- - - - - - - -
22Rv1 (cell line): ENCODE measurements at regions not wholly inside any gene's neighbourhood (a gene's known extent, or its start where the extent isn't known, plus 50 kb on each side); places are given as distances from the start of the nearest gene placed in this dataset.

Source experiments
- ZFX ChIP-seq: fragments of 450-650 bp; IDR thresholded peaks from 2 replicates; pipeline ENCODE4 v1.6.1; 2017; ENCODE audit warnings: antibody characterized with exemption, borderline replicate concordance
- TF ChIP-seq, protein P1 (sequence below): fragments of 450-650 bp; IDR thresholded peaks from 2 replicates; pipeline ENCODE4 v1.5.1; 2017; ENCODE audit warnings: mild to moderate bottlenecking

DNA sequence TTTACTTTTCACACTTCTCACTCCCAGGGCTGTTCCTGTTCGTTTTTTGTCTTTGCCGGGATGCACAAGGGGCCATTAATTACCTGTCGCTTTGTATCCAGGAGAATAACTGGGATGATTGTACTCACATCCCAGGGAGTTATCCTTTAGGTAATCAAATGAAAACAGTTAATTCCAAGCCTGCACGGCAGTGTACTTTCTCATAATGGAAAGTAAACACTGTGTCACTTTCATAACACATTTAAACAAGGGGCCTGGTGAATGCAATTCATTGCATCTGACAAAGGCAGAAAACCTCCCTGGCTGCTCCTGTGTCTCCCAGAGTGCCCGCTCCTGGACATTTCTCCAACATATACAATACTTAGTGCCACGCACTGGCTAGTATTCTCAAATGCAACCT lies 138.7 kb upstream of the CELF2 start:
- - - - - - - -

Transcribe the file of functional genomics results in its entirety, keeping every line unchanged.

22Rv1 (cell line): ENCODE measurements at regions not wholly inside any gene's neighbourhood (a gene's known extent, or its start where the extent isn't known, plus 50 kb on each side); places are given as distances from the start of the nearest gene placed in this dataset.

Source experiments
- ZFX ChIP-seq: fragments of 450-650 bp; IDR thresholded peaks from 2 replicates; pipeline ENCODE4 v1.6.1; 2017; ENCODE audit warnings: antibody characterized with exemption, borderline replicate concordance
- TF ChIP-seq, protein P1 (sequence below): fragments of 450-650 bp; IDR thresholded peaks from 2 replicates; pipeline ENCODE4 v1.5.1; 2017; ENCODE audit warnings: mild to moderate bottlenecking

DNA sequence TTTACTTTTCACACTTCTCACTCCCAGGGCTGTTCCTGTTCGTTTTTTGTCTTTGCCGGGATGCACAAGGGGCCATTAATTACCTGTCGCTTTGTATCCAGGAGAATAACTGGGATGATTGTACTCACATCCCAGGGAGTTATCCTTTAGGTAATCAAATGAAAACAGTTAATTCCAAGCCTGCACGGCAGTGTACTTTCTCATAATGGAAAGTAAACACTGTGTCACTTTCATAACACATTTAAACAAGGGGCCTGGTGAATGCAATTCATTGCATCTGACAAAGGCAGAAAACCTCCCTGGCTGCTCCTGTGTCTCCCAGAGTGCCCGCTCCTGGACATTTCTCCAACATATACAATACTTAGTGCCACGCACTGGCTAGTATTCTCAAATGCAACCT lies 138.7 kb upstream of the CELF2 start: